I'm not saying any of this is right or wrong. I've gotten used to the SIV's and have no problem with them now. But I suspect this had to do with a good bit of why they were not well received at first.
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I realize the lore explanation for this is the 2's and 3's were bred for war from a young age at the 4's weren't so it would make sense the 4's have more personality that the 2's and 3's. That being said I believe this explanation was more or less a retcon from 343 after receiving backlash for how the spartans acted. The original spartans were silent, powerful, fearless, skilled, humble and ready at any time to sacrifice themselves for the cause of protecting humanity. 343 imagined spartans as being like the delta force in Blackhawk down, i.e.) cocky and arrogant because they knew they were the best. I dislike the spartan 4's due to the radical difference attitude wise they have between the 2's and 3's while still being marketed as "spartans" when the only difference 4's share with the previous generations is that they both wear mjolnir. amor and augmentations are not what make you a spartan, Spartans are the pinnacle of heroism, hope against all odds, and sacrifice. 4's don't fit any of these categories.

Like Halesy said in spartan ops "First we taught them to be silent, then we taught them how to be spartans"
I think if the Spartan 4 characters we’ve got so far were more fleshed out and made interesting instead of being 1 dimensional and a bit bland they would make more interesting characters. A big reason for Spartan 4’s also being disliked is because or their armour design. If in Infinite we see Spartan 4’s in classic halo armour with better personalities I think they’ll be a lot more liked.
I dislike the spartan 4's due to the radical difference attitude wise they have between the 2's and 3's ....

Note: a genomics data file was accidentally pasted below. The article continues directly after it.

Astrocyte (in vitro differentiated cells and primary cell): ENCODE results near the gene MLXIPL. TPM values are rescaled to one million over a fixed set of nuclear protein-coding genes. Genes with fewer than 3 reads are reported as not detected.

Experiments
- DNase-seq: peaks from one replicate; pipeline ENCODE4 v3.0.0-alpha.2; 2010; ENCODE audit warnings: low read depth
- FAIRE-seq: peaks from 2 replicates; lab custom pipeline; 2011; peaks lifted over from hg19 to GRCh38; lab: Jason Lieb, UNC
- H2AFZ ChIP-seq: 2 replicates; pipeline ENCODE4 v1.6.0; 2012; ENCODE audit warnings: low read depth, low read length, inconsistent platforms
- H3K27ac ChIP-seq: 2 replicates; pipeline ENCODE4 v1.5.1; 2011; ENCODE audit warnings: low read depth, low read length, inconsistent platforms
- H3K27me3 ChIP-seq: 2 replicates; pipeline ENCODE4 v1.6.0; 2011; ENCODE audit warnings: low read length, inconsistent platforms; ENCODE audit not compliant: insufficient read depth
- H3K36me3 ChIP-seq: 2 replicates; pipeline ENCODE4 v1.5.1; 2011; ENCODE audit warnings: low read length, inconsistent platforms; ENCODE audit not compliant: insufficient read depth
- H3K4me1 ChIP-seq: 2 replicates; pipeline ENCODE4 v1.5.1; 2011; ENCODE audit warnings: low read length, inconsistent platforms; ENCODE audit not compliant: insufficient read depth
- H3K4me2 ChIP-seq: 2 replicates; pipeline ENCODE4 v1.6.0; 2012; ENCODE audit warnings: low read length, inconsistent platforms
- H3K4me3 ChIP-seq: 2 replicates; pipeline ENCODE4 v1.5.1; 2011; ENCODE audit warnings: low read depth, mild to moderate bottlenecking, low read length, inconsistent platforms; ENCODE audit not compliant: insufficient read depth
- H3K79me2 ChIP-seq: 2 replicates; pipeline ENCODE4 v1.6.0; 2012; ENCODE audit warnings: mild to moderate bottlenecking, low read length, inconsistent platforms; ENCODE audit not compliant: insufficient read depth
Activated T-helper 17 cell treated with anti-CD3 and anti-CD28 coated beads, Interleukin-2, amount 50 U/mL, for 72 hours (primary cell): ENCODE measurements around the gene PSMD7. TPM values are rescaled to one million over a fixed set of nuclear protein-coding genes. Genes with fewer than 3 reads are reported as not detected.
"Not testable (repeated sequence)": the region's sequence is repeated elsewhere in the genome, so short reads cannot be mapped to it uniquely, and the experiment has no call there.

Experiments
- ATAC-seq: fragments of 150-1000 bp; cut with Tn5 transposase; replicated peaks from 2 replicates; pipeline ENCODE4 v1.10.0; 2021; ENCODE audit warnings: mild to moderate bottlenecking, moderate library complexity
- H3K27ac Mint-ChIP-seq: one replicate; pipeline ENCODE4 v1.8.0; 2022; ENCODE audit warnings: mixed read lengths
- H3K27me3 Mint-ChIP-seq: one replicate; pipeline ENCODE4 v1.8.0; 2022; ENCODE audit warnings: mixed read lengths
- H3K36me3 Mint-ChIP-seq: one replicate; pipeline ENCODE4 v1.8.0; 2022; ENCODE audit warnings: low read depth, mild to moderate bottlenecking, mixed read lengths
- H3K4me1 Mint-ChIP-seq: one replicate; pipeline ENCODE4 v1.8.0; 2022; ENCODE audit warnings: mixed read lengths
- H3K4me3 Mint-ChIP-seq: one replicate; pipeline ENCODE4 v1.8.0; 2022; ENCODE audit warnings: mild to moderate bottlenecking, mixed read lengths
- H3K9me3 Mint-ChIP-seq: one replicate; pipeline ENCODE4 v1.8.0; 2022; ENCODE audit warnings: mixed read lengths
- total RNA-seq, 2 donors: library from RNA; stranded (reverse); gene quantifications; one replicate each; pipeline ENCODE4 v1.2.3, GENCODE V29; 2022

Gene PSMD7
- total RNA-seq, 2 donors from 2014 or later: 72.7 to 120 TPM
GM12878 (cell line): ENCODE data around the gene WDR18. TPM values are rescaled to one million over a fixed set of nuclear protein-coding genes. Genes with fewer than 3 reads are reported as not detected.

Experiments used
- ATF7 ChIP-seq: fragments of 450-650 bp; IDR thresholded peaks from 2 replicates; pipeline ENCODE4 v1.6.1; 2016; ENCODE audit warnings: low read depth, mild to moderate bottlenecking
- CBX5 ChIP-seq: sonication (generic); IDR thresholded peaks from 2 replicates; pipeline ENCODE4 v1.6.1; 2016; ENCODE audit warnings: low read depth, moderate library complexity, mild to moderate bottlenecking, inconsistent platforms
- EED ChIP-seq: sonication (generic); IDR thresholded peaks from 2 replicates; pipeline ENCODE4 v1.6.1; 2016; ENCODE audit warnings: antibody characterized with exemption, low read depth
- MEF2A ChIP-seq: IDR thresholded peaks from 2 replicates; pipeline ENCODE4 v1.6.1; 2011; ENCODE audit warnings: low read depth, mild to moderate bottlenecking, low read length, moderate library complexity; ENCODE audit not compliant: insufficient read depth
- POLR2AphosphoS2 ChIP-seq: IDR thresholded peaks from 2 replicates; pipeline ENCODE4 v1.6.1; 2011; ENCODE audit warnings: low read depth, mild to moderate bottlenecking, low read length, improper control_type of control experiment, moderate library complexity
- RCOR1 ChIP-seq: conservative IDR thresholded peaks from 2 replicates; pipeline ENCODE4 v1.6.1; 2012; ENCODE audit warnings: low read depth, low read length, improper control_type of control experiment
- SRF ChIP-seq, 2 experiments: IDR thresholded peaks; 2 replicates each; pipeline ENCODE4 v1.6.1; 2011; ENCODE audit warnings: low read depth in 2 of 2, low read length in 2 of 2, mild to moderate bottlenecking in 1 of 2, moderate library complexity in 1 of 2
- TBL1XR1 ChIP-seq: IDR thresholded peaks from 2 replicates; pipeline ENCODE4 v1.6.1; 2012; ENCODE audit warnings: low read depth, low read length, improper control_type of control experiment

I feel people don't look deeply when they lump S-IIIs into the same boat as S-IIs with regards to "stoic, serious and totally professional". The S-IIIs are shown to be divergent in their personalities. They are serious, sure, but they have had their fair share of teenage jesting, messing around, and teasing.
I also think people take a look at how the S-IVs act out of combat zones and try to purport that they always act like that. For all the backlash Majestic receives about their "dude-bro ways", they straightened up when they were on-mission. Osiris were shown to throw some jabs at each other, but when the light went green, they were serious.
I'm not sure why there is this great need for Spartans to be so rigid all the time.
....while still being marketed as "spartans" when the only difference 4's share with the previous generations is that they both wear mjolnir.
You say difference, but I think you meant similarity. Whatever the case, it's still wrong. Spartan-IVs continue the storied legacy of previous generations in that they continue being humanity's absolute peak warfighting combatant. No other human force comes close.
They still achieve the same goal that the ancient Greeks sought; the ultimate fighter. True, the S-IVs aren't trained from childhood, but they still have had years of combat experience in certain cases and continue to train when not on active combat assignments.
amor and augmentations are not what make you a spartan, Spartans are the pinnacle of heroism, hope against all odds, and sacrifice. 4's don't fit any of these categories.

And I question why? Why do the S-IV not fulfill any criteria that you listed?
Heroism seemed to have been achieved in Halo 5 when Osiris was willing to help civilians under siege by Prometheans on Meridian, they also seemed to go against all odds when a mega Bionicle with his endless supply of bodies tries to stop them, and again when Cortana uses an actual Guardian to try and stop them from getting Blue team's Cryptum. Sacrifice was also achieved when "Mr. Dude-Bro in the flesh!" DeMarco sacrificed himself without hesitation in Escalations, as well as Davis in Spartan Assault.
maybe because they think they are the best of the best, they are not humble
maybe because they think they are the best of the best, they are not humble
Show me one Spartan II, III, or Marine from Halo who is humble.
They are my favorite since they act more "human"

Post why you like or dislike S4's.
They were written and created poorly. They act childish. Act very unaware of the seriousness of anything they’re ever doing, and are by far the weakest and foolish of all Spartans. But I guess you consider that “human”. plus have you ever seen Palmer? Lol
I think the majority of people that dislike the Spartan IV generation are the OG Halo fans and they know everything on how the Spartan II's went through training and everything they dealt with. The Spartan IV's almost seem like children compared to the Spartan II's. Also another factor might be that IV's take thier helmets off all the time showing their human side more rather than like II's staying in their armor the whole time and being more like a a master of war.